Phil: That's okay. Number two was my favorite Coffee. Dunkin Donuts using Ben Affleck. And what they did, if you didn't see the commercial, Ben Affleck, who is known to love Dunkin Donuts as well, worked at a Dunkin Donut's drive-through, and the commercial was him struggling to find the bagel button on the store's ordering system, and he interacted with consumers. Some of 'em recognized him, wanted a selfie with him. And probably, you know, the payout of the commercial was that his wife, Jennifer Lopez, you know, went through the drive through and she was surprised to find him working there and actually said, where's the note. That whether or not this is what he refers to when he says he has to work all day. So, you know, especially coming after the Grammy Awards where there was a lot of social media flack that Ben Affleck looked really bored, and he did, you know, does this save Ben Affleck?

Sally: I don't know. But it was very, very timely. They timed that perfectly. I don't know if this commercial was made before the Grammys. I don't know how they could pull it together that quickly, but it could not have been timed more perfectly with him being in the news so much over the Grammys. 

Phil: And the last commercial, cuz we're getting short on time, that I thought was really interesting and really well done, although a little weird, was Breaking Bad rendition of popcorners in the New Mexico Desert. It was like a drug deal, using popcorn corners instead of, you know, what Breaking Bad was known for. But I think it was really well done. The one that was probably the most controversial was M&M's. In the report that came out of System One this morning, which rates advertising from consumers. They have a star rating from one to 5.9 stars, with actual consumers. The number one rated was M&M's, where they used Maya Rudolph. We've seen for weeks Maya Rudolph taking over being the spokesperson for M&M's. I thought her commercial, the first one in the Super Bowl was really kind of weird and lame where she's talking about plain flavored M&M's, her pictures on the M&M, she's changing the name of M&M's.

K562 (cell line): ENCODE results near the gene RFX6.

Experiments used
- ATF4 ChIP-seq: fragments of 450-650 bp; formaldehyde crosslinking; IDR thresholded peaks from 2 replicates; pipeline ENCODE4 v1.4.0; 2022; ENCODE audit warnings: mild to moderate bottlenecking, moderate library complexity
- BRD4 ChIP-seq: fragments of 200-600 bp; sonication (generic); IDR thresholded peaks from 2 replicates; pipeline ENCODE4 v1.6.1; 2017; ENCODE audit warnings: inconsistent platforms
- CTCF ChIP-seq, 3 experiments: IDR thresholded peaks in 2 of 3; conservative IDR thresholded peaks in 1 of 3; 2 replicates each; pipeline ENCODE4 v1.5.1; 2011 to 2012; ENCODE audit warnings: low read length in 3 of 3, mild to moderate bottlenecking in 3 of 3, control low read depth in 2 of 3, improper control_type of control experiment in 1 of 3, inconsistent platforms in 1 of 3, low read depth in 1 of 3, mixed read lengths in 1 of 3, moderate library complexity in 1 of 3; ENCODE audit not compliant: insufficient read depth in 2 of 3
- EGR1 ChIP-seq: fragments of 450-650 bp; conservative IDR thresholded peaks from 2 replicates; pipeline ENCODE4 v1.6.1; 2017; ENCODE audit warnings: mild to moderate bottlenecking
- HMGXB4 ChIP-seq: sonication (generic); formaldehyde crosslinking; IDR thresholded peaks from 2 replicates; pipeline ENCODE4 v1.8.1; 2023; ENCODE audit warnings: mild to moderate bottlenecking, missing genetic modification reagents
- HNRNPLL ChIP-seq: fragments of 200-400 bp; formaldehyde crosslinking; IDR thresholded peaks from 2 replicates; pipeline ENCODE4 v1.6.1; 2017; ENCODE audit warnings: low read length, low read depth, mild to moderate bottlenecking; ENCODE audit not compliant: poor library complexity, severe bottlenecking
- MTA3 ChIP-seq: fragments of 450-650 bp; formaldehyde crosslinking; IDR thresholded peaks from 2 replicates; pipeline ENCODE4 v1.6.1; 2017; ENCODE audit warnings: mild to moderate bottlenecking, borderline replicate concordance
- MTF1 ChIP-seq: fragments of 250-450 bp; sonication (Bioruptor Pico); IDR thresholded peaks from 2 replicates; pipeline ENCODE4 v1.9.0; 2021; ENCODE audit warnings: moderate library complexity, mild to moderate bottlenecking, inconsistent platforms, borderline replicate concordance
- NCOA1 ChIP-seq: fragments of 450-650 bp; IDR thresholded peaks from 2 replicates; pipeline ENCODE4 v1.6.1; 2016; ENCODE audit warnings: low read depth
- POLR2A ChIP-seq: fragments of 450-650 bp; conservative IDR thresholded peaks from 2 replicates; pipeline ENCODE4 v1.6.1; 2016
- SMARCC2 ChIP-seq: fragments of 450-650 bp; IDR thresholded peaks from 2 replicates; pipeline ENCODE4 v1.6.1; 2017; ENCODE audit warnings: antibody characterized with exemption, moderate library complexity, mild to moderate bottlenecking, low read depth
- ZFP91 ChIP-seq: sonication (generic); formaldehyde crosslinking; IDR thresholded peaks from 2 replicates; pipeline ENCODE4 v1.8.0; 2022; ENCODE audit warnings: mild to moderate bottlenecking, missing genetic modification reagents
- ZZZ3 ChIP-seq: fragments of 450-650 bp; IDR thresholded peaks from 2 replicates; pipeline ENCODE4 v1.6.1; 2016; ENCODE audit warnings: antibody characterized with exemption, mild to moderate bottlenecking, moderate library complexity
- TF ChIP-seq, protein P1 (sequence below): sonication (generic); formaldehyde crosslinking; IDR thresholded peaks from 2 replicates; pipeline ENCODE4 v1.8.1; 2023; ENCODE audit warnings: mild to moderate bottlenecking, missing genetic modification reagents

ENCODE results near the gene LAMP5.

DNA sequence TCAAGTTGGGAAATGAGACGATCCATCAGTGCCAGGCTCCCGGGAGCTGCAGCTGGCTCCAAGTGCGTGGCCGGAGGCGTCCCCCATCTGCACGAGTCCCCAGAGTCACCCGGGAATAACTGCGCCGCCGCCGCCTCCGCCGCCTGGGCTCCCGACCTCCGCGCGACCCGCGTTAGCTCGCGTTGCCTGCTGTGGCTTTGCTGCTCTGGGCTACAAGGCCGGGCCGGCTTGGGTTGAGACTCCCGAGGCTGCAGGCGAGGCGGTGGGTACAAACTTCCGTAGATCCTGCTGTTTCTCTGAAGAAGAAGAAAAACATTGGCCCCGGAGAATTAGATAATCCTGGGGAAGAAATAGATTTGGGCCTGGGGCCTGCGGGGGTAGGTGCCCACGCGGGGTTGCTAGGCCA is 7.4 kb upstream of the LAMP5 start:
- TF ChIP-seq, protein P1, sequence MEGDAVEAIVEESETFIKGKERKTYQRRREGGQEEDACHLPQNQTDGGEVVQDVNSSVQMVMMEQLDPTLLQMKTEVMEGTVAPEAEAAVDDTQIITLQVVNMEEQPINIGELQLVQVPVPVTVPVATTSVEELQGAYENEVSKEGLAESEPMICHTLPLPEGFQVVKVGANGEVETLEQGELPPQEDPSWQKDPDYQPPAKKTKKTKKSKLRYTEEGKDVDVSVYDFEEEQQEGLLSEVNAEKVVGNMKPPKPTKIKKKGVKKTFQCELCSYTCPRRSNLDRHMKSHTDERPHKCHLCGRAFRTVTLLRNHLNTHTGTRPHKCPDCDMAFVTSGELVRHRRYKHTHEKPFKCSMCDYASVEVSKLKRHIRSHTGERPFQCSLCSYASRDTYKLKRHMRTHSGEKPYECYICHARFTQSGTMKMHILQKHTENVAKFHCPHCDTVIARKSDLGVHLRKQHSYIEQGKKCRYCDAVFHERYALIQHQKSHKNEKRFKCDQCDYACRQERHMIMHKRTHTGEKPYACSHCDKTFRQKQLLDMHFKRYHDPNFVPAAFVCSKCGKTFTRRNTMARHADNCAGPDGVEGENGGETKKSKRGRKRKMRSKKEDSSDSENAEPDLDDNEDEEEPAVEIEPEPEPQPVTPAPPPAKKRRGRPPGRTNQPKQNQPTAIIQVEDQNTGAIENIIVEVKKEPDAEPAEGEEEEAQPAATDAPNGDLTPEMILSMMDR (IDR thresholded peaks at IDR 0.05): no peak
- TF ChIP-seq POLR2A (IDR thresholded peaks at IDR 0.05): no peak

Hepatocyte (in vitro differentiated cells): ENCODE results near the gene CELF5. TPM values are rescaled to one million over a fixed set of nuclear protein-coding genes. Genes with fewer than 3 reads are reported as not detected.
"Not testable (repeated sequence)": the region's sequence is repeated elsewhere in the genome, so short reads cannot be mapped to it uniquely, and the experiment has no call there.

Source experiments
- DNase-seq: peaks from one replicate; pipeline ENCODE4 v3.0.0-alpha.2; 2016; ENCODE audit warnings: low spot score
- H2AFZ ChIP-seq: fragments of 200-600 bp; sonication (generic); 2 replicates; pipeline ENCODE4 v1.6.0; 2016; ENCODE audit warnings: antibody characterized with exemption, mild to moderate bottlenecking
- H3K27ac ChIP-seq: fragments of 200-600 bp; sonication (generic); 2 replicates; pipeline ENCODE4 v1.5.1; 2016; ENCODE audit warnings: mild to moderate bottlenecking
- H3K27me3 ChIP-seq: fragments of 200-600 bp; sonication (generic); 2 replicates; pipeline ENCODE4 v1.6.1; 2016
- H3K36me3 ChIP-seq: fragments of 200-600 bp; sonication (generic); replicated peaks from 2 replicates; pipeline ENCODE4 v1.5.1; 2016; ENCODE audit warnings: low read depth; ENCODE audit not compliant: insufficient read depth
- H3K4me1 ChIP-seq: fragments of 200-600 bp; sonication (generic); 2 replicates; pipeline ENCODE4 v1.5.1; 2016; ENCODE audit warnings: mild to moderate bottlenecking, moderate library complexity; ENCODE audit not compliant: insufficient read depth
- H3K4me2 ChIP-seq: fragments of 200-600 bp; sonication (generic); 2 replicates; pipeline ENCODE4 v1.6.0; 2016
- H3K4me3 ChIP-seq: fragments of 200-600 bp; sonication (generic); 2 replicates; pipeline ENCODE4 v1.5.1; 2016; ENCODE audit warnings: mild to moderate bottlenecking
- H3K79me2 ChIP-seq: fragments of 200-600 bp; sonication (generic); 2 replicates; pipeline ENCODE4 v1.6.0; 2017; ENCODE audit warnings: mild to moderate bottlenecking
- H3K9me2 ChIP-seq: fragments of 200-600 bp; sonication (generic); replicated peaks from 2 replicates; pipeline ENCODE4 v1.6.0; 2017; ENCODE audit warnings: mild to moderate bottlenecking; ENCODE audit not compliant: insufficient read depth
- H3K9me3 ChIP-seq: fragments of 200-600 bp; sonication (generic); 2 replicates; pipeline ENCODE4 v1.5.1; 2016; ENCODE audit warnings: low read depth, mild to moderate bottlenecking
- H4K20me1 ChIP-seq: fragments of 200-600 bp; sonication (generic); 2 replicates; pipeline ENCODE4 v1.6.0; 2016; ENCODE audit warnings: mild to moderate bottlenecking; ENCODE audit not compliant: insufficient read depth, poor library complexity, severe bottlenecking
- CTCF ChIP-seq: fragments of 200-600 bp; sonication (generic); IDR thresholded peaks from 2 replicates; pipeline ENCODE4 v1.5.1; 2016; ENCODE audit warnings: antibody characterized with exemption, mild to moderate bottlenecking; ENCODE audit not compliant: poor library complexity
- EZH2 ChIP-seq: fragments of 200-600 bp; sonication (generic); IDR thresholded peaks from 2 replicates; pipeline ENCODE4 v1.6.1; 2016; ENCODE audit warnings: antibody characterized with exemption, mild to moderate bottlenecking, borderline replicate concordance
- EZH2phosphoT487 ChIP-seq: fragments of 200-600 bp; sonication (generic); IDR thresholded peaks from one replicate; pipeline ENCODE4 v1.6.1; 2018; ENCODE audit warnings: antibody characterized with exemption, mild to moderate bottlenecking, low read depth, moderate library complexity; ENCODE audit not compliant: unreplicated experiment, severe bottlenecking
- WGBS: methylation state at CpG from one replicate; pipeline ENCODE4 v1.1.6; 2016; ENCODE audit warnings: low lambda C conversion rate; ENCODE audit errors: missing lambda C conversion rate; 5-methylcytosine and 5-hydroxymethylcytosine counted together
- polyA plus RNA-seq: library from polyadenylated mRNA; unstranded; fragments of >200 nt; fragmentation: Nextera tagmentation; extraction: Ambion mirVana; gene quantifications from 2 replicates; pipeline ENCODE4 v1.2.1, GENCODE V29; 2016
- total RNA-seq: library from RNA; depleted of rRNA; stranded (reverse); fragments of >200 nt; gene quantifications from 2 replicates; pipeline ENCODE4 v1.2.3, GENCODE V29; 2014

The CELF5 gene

Phil: And then finally, you know, later on in the Super Bowl we see the commercial that brings back, you know, the famous M&M folks as spokesperson or the M&M's themselves. I thought that that was really great, but what really this points out is how political we have gotten that when the M&M's changed from an M&M wearing high heels into sneakers, we saw a lot of newscasters going ballistic over that and M&M wins. I think that this campaign probably took a little long to deliver the punchline over the past few weeks. But I think that it worked and I think that M&M's had the last laugh on a lot of these pundits who were making fun of M&M's and I think that it'll increase sales. What do you think? 

Sally: I really liked the commercial too. I thought it was a little bit confusing and like you said, you know, you had to get to the payoff to the second ad to really understand it. But I thought it was a great response to the response of changing the M&M's, the look of the M&M's. But I have to say, Phil, my favorite commercial was the Doritos commercial, and I just love Jack Harlow turning down a collaboration with Missy Elliot to go and focus on playing the triangle only. And then the greatest part was, you know, at the end he's at an award ceremony and triangle player of the year goes to Elton John. 

Phil: Exactly.

Sally: I loved that one. 

Phil: Yeah, I agree totally.